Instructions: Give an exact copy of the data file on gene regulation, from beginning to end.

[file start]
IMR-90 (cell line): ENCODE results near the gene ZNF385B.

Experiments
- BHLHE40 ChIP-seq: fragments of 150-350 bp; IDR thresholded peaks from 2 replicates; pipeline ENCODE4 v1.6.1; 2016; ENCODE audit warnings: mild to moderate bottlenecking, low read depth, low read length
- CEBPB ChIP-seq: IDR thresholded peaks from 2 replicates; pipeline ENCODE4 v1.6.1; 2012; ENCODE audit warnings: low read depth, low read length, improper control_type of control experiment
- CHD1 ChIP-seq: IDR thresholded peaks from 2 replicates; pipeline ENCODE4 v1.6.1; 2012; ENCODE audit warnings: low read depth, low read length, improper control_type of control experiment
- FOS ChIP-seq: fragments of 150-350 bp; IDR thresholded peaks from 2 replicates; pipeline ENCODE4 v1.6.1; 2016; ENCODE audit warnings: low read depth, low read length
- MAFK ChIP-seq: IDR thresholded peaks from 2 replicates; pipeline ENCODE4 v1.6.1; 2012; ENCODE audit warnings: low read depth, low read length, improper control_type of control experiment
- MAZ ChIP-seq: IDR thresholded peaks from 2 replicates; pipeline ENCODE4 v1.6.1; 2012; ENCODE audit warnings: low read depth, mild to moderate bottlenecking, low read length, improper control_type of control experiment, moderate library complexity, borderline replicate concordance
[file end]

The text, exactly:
IMR-90 (cell line): ENCODE results near the gene ZNF385B.

Experiments
- BHLHE40 ChIP-seq: fragments of 150-350 bp; IDR thresholded peaks from 2 replicates; pipeline ENCODE4 v1.6.1; 2016; ENCODE audit warnings: mild to moderate bottlenecking, low read depth, low read length
- CEBPB ChIP-seq: IDR thresholded peaks from 2 replicates; pipeline ENCODE4 v1.6.1; 2012; ENCODE audit warnings: low read depth, low read length, improper control_type of control experiment
- CHD1 ChIP-seq: IDR thresholded peaks from 2 replicates; pipeline ENCODE4 v1.6.1; 2012; ENCODE audit warnings: low read depth, low read length, improper control_type of control experiment
- FOS ChIP-seq: fragments of 150-350 bp; IDR thresholded peaks from 2 replicates; pipeline ENCODE4 v1.6.1; 2016; ENCODE audit warnings: low read depth, low read length
- MAFK ChIP-seq: IDR thresholded peaks from 2 replicates; pipeline ENCODE4 v1.6.1; 2012; ENCODE audit warnings: low read depth, low read length, improper control_type of control experiment
- MAZ ChIP-seq: IDR thresholded peaks from 2 replicates; pipeline ENCODE4 v1.6.1; 2012; ENCODE audit warnings: low read depth, mild to moderate bottlenecking, low read length, improper control_type of control experiment, moderate library complexity, borderline replicate concordance